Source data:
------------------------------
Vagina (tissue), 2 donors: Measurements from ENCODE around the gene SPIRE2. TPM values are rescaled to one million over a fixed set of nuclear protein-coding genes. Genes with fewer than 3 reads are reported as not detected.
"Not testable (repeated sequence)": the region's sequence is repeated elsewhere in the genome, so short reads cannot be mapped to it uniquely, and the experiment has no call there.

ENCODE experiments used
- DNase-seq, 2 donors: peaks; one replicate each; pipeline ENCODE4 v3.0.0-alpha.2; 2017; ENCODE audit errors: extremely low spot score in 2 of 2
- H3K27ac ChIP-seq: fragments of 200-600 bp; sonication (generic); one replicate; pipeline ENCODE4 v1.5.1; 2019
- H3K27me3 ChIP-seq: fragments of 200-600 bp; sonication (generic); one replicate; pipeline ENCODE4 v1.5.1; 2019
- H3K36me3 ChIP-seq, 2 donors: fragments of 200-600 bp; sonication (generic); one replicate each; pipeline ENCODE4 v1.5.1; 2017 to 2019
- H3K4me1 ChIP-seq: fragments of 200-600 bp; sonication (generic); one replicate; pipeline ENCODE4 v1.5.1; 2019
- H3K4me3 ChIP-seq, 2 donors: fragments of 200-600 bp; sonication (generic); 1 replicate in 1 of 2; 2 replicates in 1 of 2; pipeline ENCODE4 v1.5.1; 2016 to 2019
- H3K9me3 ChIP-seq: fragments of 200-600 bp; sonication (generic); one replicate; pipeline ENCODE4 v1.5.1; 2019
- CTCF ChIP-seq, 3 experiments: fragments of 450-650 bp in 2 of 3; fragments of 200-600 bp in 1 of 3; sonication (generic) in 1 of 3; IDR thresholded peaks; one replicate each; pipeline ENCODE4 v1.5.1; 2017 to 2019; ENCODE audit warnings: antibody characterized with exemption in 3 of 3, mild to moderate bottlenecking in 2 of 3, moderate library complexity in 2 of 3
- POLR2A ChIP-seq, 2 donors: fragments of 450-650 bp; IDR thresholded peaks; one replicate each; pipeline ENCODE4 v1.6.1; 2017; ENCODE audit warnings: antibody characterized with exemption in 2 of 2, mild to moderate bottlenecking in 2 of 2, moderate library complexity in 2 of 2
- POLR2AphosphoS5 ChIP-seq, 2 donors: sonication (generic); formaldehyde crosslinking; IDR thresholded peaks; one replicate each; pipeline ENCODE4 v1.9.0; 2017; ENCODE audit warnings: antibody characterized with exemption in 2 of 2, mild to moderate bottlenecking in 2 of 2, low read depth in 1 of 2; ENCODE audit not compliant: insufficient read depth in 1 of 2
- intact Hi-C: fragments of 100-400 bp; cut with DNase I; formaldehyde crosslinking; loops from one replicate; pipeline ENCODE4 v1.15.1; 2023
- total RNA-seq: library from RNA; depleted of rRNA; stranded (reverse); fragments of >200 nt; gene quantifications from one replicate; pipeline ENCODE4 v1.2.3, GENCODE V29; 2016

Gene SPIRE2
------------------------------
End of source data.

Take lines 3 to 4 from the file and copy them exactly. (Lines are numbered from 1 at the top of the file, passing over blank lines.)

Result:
ENCODE experiments used
- DNase-seq, 2 donors: peaks; one replicate each; pipeline ENCODE4 v3.0.0-alpha.2; 2017; ENCODE audit errors: extremely low spot score in 2 of 2